Regardless of situations, legally, vehicle residents are considered homeless, whether they identify as that or not. While the traditional bureaucratic solution to “homelessness” is forced integration into settled society, under the Canadian Charter of Rights and Freedom, individual dignity, security, and autonomy — including whether an individual identifies as nomadic or sedentary — must be protected. Furthermore, in accordance with human rights and values of social inclusion, s. 7 of the Charter provides support for the implementation of inclusive policies (ie: permit system, land share policies). Many vehicle residents will happily pay for this “right to roam” if it allows them to live without fear of the dreaded knock of bylaw and the continuous subjugation of discriminatory and punitive policies. In fact, many Squamish’s residents, traditionally housed and vehicle residents alike, have been advocating for a permit system since 2019. Furthermore, implementing progressive land share policies and a broadening of the definition of what qualifies as a legitimate home could be the start of creating a more just and diverse society. To bring attention to the broken words of the Squamish council, they told the public five times that policy recommendations for vehicle residents were coming, yet these deadlines were never met. Finally, the hard work of the consultant (which we taxpayers paid for) has been dismissed and the local Vehicle Residents of Squamish (VRS) were told that these solutions are no longer being pursued.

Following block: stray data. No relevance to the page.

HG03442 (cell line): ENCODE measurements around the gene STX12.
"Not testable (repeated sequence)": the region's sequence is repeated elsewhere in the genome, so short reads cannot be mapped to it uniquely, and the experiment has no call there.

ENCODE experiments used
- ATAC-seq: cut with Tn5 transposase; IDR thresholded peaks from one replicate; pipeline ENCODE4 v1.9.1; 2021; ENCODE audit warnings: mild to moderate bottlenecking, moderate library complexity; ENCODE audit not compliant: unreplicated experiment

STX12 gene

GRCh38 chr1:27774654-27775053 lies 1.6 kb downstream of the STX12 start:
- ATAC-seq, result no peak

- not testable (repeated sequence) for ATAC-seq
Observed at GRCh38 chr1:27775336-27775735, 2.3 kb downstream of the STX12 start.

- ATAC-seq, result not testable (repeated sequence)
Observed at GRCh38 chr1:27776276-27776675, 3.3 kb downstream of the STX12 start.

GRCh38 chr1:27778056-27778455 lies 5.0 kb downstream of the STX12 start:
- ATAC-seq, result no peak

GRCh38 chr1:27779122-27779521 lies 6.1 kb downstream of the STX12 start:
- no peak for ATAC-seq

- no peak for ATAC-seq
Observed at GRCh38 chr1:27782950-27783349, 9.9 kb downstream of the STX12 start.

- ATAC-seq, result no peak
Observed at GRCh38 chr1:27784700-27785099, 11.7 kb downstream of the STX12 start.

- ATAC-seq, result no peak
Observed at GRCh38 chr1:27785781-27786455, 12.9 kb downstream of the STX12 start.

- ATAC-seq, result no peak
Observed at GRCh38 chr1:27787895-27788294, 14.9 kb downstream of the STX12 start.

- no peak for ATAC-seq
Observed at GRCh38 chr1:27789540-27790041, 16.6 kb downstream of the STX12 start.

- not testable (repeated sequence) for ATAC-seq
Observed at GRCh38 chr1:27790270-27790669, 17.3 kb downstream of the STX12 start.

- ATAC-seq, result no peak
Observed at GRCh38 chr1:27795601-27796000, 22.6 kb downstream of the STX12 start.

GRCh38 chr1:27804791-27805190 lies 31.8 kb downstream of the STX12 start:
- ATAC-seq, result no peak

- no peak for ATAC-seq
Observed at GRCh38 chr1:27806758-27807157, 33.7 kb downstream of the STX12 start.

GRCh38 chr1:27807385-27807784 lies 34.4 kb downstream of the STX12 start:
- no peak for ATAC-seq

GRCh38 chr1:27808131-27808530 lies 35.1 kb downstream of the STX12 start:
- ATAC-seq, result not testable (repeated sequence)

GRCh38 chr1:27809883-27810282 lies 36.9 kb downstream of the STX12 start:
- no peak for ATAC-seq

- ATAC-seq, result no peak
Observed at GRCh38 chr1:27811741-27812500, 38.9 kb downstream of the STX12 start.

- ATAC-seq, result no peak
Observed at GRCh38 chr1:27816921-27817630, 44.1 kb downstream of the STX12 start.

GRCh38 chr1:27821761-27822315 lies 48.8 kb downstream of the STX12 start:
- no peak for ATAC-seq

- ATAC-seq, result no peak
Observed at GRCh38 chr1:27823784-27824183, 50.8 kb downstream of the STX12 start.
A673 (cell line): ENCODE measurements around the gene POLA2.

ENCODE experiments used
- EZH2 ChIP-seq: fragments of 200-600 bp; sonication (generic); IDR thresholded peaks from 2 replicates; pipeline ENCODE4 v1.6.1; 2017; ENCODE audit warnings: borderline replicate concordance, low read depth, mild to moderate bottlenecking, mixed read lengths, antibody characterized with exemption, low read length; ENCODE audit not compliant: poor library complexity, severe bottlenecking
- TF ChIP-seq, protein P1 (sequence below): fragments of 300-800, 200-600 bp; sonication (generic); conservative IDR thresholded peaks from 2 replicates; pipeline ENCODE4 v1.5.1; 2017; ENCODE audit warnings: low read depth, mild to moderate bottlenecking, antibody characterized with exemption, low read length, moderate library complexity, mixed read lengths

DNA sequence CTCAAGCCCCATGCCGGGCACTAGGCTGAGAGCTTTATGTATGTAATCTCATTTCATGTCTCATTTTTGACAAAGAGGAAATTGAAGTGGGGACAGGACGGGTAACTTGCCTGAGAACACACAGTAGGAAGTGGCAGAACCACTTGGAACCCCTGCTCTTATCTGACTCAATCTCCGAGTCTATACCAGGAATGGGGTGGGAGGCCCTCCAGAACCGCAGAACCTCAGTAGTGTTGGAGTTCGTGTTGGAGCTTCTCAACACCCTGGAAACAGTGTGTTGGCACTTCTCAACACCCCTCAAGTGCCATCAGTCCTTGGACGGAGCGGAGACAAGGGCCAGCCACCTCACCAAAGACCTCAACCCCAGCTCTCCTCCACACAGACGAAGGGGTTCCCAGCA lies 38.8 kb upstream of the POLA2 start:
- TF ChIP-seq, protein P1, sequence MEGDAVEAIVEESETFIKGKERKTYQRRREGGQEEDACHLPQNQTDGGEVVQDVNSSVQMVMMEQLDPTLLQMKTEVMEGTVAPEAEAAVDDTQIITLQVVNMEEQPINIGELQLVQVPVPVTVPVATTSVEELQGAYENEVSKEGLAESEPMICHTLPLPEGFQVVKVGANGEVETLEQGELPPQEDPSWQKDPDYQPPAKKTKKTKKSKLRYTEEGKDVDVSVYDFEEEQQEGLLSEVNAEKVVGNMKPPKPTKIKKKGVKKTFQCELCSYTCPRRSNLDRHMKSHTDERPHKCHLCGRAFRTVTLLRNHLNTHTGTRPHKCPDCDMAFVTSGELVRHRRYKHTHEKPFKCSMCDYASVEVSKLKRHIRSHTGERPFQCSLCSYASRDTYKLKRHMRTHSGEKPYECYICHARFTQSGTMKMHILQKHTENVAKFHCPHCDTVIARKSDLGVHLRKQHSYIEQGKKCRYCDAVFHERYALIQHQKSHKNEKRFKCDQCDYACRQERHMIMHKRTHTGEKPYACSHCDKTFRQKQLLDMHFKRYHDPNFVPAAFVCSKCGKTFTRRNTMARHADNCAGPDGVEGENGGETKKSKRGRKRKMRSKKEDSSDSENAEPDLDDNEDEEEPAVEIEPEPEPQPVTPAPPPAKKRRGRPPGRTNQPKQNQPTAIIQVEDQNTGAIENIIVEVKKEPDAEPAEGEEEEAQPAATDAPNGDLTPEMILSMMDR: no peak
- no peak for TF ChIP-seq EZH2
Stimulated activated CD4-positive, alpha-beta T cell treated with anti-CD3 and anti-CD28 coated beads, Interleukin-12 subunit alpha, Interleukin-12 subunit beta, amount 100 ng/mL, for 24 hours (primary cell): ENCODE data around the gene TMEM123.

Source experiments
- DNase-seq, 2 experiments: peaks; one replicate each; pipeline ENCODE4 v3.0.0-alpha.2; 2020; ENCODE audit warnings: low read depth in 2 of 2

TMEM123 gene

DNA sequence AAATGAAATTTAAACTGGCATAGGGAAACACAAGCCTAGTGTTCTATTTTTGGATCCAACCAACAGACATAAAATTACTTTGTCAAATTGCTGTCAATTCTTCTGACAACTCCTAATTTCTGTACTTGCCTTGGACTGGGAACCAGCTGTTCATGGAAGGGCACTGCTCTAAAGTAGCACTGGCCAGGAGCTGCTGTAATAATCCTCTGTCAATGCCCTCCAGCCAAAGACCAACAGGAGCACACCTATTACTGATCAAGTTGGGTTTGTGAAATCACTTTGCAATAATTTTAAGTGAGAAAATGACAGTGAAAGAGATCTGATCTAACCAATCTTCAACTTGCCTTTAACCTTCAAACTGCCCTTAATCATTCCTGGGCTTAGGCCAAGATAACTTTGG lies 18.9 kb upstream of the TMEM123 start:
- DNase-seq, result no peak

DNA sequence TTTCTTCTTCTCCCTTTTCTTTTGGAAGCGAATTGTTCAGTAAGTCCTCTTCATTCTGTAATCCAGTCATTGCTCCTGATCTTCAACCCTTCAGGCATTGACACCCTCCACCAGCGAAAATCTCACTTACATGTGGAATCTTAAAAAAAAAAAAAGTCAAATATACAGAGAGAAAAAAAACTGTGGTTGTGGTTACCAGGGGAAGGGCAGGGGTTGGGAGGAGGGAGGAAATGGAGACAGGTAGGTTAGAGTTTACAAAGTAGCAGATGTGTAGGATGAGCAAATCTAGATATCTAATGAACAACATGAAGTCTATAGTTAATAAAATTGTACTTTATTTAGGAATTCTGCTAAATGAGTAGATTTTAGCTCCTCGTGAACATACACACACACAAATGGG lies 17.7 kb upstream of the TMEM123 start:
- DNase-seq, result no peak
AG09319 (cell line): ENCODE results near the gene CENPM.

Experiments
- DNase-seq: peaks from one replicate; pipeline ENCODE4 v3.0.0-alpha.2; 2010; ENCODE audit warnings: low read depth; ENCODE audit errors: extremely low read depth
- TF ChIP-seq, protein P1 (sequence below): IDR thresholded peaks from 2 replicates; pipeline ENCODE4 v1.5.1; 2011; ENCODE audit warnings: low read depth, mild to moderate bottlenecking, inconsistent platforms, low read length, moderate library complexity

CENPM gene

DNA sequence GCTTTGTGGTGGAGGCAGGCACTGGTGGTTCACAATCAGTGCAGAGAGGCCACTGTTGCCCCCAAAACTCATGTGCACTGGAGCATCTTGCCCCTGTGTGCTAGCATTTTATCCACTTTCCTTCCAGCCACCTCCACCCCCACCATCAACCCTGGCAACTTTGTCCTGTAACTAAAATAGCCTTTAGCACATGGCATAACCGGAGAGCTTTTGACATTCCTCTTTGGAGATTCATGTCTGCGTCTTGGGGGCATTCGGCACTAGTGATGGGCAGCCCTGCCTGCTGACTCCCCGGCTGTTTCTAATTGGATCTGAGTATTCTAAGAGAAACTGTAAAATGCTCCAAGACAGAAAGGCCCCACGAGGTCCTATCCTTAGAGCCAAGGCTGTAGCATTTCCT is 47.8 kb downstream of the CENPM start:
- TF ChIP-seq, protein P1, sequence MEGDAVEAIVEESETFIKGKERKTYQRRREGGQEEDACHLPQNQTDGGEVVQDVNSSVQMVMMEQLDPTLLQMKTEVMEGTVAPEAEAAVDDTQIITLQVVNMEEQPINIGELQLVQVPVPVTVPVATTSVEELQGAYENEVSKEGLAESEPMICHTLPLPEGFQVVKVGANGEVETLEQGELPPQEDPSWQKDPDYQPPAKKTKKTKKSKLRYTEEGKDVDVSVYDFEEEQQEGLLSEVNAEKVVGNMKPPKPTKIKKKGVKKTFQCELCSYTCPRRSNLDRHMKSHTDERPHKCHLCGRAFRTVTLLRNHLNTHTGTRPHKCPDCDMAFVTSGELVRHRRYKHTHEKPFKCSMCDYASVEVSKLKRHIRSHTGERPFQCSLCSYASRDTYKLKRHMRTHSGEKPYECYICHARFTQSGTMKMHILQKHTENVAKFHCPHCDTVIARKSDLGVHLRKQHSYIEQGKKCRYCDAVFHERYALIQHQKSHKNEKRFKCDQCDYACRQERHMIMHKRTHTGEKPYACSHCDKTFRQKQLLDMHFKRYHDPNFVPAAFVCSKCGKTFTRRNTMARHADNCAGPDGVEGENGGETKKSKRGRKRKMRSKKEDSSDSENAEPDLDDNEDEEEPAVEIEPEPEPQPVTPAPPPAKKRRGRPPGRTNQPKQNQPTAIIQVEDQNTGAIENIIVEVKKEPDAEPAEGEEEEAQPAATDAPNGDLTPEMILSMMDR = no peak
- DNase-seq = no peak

Even so, many independent “homeless” vehicle residents are not even asking for something like a Permit System. All they want is the right to practice their basic fundamental rights to live their life as needed. Asking to park on publicly owned land is not asking for much. It requires nothing but a change in the wording of the bylaw — this does not involve a hand out or a subsidy. All it requires is a change in mentality that access to land is a basic right for all, not just the affluent. Asking to not be penalized for sleeping on the side of the road, a parking lot, or publicly owned crown land in order to have the basic fundamental right to sleep is a fundamental right around the world.
The District of Squamish, like all other governments, must be held accountable for these regressive and discriminatory bylaws, which only perpetuates patterns of stigmatization and exclusion and violates domestic constitutional and international human rights. Without the solutions piece in place for vehicle residents, this bylaw will negatively affect vehicle residents, and in fact, already has. Many public comments regarding the changes to the park bylaw are already targeting/incriminating house-less individuals, with unfounded fears that it might create a potential “tent city”. This bylaw only reinforces the environments of social exclusion which assist the cultural narratives (i.e., homeless people are dangerous, unworthy, tax evading) that result in increased stress, sleep deprivation, surveillance and displacement within the homeless and vehicle resident population. It is only a matter of time that discriminatory policies like these will result in a Charter challenge. Such matters could have easily been avoided with some honest consideration. Doing so would have helped create a Squamish where every human being is valued, and has equal rights and freedoms to have what type of roof they need or want over their heads.